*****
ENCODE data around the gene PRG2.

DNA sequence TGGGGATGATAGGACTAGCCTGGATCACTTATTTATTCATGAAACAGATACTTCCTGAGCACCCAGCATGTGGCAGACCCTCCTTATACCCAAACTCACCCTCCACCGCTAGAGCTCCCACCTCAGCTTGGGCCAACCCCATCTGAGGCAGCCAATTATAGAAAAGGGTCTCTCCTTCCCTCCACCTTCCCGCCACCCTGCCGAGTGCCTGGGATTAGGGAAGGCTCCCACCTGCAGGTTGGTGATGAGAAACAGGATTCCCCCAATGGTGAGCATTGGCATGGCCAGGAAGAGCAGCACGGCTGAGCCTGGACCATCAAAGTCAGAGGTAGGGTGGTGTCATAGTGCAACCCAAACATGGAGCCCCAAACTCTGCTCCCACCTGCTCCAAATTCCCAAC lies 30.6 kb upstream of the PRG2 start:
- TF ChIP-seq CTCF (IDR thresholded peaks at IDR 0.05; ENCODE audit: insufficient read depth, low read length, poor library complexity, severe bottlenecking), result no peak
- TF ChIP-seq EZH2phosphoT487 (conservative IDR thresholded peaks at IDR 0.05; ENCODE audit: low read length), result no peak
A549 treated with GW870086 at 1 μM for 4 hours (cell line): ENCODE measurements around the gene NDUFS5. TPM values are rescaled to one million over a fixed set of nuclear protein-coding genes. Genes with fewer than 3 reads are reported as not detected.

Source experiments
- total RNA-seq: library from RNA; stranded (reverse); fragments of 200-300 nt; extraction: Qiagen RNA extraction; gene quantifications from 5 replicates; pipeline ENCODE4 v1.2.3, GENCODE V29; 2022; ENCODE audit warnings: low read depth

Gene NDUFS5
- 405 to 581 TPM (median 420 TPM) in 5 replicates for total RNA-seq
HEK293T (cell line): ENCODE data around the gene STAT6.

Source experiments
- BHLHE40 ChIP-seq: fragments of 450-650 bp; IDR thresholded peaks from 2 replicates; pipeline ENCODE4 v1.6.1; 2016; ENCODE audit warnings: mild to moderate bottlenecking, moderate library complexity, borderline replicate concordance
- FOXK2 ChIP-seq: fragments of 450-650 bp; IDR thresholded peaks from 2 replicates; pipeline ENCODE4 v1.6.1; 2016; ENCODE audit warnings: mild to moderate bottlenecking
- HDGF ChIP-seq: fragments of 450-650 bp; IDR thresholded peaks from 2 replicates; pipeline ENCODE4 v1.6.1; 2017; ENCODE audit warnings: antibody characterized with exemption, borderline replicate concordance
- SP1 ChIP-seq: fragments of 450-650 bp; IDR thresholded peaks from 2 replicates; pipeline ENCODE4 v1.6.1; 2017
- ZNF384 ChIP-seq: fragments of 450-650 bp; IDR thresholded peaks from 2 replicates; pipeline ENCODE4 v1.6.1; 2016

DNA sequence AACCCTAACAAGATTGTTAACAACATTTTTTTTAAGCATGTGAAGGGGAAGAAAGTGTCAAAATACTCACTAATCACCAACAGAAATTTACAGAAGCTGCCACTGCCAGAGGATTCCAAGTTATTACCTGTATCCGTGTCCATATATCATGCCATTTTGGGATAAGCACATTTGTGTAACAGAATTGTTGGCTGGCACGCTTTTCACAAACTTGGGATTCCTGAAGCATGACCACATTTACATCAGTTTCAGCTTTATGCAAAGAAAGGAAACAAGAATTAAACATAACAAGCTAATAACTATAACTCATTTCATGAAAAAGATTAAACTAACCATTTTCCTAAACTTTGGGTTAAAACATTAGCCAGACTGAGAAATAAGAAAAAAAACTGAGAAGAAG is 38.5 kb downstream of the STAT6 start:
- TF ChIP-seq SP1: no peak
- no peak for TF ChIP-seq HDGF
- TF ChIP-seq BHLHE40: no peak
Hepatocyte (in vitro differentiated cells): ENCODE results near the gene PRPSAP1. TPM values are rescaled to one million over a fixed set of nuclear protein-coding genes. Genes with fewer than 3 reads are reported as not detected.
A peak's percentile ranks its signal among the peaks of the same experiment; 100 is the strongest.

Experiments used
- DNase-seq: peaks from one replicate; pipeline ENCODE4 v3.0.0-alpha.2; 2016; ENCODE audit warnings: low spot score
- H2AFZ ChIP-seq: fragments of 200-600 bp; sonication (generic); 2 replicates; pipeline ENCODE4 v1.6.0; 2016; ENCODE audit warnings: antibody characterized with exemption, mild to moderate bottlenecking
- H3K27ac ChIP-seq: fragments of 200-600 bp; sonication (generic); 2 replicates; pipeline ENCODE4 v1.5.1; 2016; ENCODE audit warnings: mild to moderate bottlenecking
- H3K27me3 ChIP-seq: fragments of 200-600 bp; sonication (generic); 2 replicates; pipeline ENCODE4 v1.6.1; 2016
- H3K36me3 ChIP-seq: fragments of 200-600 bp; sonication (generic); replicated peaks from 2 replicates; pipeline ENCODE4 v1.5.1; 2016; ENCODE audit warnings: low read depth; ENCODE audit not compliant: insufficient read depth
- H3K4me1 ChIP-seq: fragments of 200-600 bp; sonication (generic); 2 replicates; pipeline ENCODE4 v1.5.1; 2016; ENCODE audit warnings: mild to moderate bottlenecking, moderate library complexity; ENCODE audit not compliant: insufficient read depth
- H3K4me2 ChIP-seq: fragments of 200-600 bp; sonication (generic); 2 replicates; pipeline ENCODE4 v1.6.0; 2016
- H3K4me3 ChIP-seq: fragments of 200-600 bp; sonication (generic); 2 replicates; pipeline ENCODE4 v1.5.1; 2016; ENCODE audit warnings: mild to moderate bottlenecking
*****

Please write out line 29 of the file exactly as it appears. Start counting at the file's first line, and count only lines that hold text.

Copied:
- H3K4me1 ChIP-seq: fragments of 200-600 bp; sonication (generic); 2 replicates; pipeline ENCODE4 v1.5.1; 2016; ENCODE audit warnings: mild to moderate bottlenecking, moderate library complexity; ENCODE audit not compliant: insufficient read depth